Sources in Riyadh and Abu Dhabi emphasised the good relations between the two neighbouring Gulf countries of Saudi Arabia and the UAE this week against a background of transformations in the Gulf region and in the Middle East as a whole.
Relations between the two oil-rich countries have been the subject of media speculation, especially by Muslim Brotherhood outlets and social media platforms, with Emirati analysts saying that these “Western-harboured outlets” often seek to “drive a wedge” between Riyadh and Abu Dhabi, two countries which have been at the forefront of the fight against religious extremism.
The latest wave of speculation was fuelled by the absence of UAE President Mohamed bin Zayed Al Nahyan from this month’s Arab Summit meeting in the Saudi port city of Jeddah, even though it is not uncommon for some Arab leaders to miss an Arab Summit meeting.
The Jeddah Summit saw the invitation of Syrian President Bashar Al-Assad to an Arab Summit meeting for the first time in more than a decade as well as of Ukrainian President Volodymyr Zelensky.
It was chaired by Saudi Crown Prince Mohamed bin Salman, who has continued in his role after bin Zayed, formerly the crown prince of the UAE, became president of his country last year following his brother’s death.
Moves by Bin Salman to modernise Saudi Arabia were often attributed to the influence of his slightly older Emirati counterpart in the Western and other media, with some even claiming that Bin Zayed had acted as a mentor to the rising Saudi leader. Officials in both countries say off the record that the basic principles of the two countries’ policies have not changed even if their viewpoints on some regional and global issues might differ.
Some have speculated that there may be competition between the two ambitious leaders in playing a major role in the new regional order being shaped in the Middle East. The UAE withdrew its troops from Yemen after four years of fighting alongside Saudi troops and others within the Coalition to Support Legitimacy in the country, with some saying that the UAE was in favour of the secession of South Yemen as the best way to defeat the Houthi rebels in the north of the country, while Riyadh has maintained a consistent policy of preserving the unity of Yemen.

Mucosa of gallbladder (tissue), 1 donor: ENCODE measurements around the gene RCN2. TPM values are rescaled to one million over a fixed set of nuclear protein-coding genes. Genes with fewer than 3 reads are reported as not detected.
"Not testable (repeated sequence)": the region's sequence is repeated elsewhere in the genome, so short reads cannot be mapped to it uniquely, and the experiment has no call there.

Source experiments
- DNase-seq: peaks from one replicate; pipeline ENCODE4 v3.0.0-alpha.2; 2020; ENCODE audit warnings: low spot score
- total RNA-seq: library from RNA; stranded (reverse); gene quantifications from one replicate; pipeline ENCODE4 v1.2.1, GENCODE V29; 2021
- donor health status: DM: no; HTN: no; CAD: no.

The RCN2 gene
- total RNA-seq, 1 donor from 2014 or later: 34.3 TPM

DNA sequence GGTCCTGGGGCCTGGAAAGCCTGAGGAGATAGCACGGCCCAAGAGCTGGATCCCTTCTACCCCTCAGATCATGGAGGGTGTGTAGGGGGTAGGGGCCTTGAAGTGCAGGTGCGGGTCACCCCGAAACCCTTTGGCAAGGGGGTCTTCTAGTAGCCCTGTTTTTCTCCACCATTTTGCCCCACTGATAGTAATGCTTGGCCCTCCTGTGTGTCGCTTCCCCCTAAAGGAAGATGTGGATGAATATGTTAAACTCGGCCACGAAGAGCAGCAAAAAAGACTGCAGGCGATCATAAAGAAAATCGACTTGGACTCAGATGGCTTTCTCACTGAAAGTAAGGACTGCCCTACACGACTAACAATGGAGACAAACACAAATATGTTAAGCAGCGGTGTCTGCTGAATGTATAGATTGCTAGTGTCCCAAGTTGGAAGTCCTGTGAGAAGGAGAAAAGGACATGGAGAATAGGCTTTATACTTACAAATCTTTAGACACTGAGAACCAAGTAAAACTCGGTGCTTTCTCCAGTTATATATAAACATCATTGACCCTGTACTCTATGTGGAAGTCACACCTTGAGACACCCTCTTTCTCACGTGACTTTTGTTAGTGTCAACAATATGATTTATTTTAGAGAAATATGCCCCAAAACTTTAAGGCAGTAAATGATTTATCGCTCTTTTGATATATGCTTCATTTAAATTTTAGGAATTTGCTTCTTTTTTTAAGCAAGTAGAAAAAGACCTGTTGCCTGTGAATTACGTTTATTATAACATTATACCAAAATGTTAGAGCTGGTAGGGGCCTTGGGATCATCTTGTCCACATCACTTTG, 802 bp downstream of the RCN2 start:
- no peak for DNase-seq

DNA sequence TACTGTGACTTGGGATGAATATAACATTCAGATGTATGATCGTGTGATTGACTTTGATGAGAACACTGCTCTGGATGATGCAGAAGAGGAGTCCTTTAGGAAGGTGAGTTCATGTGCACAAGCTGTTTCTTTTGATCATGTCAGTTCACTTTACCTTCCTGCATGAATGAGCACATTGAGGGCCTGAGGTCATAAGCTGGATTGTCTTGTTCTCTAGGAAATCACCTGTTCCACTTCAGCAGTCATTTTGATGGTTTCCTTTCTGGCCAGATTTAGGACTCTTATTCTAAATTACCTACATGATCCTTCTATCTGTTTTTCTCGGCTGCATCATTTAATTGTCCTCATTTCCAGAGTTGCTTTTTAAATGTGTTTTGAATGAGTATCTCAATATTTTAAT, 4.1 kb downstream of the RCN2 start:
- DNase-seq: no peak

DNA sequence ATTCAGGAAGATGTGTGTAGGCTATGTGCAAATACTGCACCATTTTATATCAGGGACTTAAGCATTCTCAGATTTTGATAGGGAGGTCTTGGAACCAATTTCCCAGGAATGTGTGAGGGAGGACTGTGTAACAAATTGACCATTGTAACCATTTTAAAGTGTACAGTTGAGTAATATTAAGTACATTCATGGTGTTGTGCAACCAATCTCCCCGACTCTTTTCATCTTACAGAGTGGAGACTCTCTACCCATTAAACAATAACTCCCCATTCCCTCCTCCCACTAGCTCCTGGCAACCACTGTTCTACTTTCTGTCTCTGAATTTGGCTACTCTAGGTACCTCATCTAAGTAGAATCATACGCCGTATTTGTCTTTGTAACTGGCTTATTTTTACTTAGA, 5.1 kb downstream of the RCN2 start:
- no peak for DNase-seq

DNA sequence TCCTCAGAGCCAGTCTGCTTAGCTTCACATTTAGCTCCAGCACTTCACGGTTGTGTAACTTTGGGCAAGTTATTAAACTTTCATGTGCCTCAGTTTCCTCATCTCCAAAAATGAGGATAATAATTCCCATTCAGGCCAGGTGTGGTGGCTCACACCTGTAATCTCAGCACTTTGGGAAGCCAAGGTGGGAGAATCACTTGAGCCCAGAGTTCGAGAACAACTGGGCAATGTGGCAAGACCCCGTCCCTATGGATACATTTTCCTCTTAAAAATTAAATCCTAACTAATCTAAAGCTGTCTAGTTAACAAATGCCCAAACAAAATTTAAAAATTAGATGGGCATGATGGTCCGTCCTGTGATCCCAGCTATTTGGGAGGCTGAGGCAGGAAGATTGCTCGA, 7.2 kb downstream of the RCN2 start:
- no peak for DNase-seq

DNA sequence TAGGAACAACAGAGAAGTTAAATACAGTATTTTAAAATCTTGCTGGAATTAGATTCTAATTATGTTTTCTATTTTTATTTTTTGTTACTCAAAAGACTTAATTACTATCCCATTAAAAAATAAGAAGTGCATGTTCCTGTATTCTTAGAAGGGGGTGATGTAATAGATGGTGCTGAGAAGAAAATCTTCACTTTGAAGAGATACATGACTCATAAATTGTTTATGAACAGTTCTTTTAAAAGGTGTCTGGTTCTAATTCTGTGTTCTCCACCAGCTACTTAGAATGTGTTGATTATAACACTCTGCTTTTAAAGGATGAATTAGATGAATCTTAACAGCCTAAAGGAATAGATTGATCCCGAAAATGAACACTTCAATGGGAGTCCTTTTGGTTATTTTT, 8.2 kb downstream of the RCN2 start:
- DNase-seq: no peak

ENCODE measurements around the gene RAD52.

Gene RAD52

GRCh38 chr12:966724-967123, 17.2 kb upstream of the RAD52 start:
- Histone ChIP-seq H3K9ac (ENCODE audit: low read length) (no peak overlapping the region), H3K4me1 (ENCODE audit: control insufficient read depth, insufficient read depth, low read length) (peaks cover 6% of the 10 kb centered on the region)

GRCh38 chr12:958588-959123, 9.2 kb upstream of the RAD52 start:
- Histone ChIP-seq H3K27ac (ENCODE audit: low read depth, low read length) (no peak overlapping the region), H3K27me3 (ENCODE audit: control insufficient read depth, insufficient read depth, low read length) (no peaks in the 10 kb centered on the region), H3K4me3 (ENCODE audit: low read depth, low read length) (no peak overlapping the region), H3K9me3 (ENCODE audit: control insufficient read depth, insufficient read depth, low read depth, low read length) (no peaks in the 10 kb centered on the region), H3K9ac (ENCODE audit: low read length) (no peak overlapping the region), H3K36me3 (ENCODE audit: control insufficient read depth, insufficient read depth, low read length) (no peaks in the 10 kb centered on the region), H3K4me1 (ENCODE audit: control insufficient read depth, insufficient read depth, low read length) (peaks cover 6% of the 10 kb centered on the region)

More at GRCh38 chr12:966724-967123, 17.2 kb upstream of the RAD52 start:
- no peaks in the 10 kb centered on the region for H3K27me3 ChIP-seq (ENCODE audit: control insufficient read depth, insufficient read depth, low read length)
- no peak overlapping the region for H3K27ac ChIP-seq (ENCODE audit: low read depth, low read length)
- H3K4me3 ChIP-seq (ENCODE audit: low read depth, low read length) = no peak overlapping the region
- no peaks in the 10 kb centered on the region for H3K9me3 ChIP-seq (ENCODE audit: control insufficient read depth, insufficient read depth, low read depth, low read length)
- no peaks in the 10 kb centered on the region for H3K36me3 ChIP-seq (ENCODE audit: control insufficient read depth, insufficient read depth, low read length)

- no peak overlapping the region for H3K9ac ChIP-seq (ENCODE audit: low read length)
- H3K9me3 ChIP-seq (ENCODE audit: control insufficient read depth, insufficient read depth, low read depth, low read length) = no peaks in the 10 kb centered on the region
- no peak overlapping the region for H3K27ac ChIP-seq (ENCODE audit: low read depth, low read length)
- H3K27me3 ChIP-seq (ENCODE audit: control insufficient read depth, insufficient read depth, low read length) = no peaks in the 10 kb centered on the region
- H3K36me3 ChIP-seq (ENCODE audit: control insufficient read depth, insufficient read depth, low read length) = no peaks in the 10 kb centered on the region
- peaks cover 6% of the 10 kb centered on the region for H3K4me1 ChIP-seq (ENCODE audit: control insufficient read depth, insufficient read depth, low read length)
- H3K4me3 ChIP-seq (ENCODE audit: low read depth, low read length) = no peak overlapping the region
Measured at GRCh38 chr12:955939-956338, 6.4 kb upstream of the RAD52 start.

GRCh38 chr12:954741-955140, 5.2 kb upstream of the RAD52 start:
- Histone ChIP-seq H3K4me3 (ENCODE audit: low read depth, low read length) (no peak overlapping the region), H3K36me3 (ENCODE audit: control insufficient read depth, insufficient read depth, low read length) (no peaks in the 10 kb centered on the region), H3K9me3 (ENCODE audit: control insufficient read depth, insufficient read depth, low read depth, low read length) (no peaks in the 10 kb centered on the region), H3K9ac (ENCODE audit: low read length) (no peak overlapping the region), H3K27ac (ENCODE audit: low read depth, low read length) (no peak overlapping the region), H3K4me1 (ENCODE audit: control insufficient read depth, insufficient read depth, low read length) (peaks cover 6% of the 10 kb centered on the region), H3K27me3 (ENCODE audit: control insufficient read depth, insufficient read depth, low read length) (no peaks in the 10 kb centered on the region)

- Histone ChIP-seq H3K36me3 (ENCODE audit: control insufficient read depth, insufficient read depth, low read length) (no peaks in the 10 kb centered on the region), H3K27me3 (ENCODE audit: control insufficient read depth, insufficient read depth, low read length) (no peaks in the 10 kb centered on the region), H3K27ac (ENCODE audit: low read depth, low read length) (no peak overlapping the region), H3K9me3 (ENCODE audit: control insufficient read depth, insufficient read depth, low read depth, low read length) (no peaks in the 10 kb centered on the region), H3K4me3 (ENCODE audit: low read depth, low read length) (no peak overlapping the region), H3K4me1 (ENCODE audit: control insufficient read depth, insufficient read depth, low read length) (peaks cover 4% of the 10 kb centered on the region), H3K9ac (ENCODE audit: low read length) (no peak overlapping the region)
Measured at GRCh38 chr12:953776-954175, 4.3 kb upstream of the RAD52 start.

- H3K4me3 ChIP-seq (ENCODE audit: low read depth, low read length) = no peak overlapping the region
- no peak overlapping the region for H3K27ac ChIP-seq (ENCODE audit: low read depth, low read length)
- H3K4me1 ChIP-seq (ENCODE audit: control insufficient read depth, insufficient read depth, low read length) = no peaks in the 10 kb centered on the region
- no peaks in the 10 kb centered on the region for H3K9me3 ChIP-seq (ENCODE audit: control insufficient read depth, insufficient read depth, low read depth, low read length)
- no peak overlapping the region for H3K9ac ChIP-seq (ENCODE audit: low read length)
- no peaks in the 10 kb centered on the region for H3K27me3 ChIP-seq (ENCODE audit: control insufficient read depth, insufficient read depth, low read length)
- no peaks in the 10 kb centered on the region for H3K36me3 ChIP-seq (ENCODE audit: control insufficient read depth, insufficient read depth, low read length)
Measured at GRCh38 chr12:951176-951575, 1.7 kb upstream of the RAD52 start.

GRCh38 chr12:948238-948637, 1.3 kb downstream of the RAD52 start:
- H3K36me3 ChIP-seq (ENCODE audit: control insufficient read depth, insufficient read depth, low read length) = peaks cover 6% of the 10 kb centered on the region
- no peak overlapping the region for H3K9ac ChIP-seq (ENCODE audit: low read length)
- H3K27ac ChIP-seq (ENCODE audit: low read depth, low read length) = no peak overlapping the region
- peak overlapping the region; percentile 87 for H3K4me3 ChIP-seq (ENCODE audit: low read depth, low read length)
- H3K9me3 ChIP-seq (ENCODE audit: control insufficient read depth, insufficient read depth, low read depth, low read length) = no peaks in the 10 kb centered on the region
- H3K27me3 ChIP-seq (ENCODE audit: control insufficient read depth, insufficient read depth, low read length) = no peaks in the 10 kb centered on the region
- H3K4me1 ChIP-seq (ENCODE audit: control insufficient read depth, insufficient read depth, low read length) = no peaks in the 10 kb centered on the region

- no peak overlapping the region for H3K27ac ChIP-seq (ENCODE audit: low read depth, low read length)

The Saudis also supported a faction of the Islamist Yemeni Islah Party as a member of the collective Yemeni leadership against the Iran-backed Houthi rebels.
Some observers note that Sudan has recently coordinated more with Saudi Arabia than it has with the UAE, with Saudi Arabia pursuing a consistent path on matters of mutual agreement between the two countries, from OPEC decisions to the possible normalisation of relations with Israel and the normalisation of relations with Iran.
Both countries are on the same page when it comes to diversifying alliances away from the sole alliance with the US. Both have maintained good relations with Russia, China, and other emerging global powers. They have backtracked on rivalry with other regional powers like Qatar and Turkey, and the invitation of Syrian President Bashar Al-Assad back into the Arab League has the support of both Riyadh and Abu Dhabi.
In their quest to diversify their economies away from energy, Saudi Arabia and the UAE, along with other Gulf countries, are also following similar policies. From developing tourism to luring foreign direct investment, they are making similar choices.
A couple of years ago, Saudi Arabia issued a decree that foreign companies that do not have their regional offices in the Kingdom will not be allowed to bid for government contracts, part of the competition in the region to attract foreign companies and diversify the economy.
In a recent article in the US Wall Street Journal about the Emirati president, he was described as a leader who “has positioned the UAE as a friend to all sides.”
Even so, he has also stood up to Washington in many instances. If Abu Dhabi can follow its own policies based solely on its national interest, even if that irritates a powerful ally like the US, it is sure that it knows where its interests lie.
* A version of this article appears in print in the 25 May, 2023 edition of Al-Ahram Weekly